Effective community engagement can be an essential aspect of human rights and social justice work, and yet remains a challenge for many practitioners. This workshop will examine questions such as: Where do you begin? How do you identify and build relationships with community members? How do you effectively engage and communicate with community members? How do you ensure that engagement is inclusive, equitable and reaches marginalized voices? What does meaningful participation look like? How do you ensure accountability? What are the relevant ethical considerations? 

By the end of this workshop, participants will be better able to:  critically examine how community engagement can be a valuable approach to human rights and social justice work; identify and analyze various elements of community engagement using a rights-based approach; identify community members, assess needs, identify opportunities for collaboration, effectively communicate with key stakeholders, address conflicts, and develop implementation strategies; identify and discuss challenges (including ethical, logistical, organizational) that may be encountered through this work, and how they might be addressed; and apply best/promising practices to their work.

Facilitator: Nahal Zamani is an Advocacy Program Manager at the Center for Constitutional Rights, where she directs CCR’s advocacy and campaigns in the U.S. Nahal’s advocacy portfolio includes challenging the NYPD’s abusive stop and frisk practices and other discriminatory policing practices; economic and gender justice work; and the persecution and criminalization of LGBTQ communities. Nahal advocates regularly on a range of issues before elected officials, the UN and the public. On behalf of CCR, Nahal engages directly with impacted communities to identify collaborative campaign opportunities. She also serves on the Steering Committee of the Communities United for Police Reform (CPR) campaign in NYC. A frequent public speaker, Nahal’s work has been featured in BRIC TV, the NY Times, City and State NY and MSNBC.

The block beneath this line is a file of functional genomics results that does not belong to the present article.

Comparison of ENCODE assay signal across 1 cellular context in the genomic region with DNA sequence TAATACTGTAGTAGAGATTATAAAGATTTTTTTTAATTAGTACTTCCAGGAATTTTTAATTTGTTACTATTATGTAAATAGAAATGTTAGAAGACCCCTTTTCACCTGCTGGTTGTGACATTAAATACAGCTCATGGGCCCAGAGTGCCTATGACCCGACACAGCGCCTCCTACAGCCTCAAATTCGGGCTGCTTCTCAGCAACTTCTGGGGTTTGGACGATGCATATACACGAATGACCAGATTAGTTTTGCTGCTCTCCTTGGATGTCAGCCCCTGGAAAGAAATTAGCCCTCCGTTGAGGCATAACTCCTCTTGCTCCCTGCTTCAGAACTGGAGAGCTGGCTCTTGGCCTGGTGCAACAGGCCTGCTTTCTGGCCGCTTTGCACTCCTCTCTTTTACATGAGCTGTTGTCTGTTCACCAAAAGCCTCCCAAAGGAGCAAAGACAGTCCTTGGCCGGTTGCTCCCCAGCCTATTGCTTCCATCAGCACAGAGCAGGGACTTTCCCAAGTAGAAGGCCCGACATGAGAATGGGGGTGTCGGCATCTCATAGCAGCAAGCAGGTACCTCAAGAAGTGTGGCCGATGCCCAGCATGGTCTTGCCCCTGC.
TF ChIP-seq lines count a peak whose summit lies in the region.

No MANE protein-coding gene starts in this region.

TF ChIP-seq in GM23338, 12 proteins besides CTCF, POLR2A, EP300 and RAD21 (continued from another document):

For questions, email

>> Register

Science and Human Rights Conference AAAS

When: October 23-25, 2019
Where: AAAS Headquarters, 1200 New York Ave NW
Washington, District of Columbia 20005
Cost: $50-$200

At the AAAS Science and Human Rights Conference, participants will learn from successes and challenges of collaborations between scientists, engineers, health professionals, and human rights defenders; identify emerging needs and opportunities; and help set the agenda for future collaborative action and impact. The conference is hosted by the AAAS Science and Human Rights Coalition, a network of scientific and engineering membership organizations that recognize a role for science and scientists in human rights.

Marking the Coalition’s tenth anniversary and looking forward to the next ten years, sessions will share innovative developments and applications in science and technology that can support the efforts of human rights practitioners, as well as those that tackle human rights challenges associated with the conduct of science and application of technology.

>> Learn more and register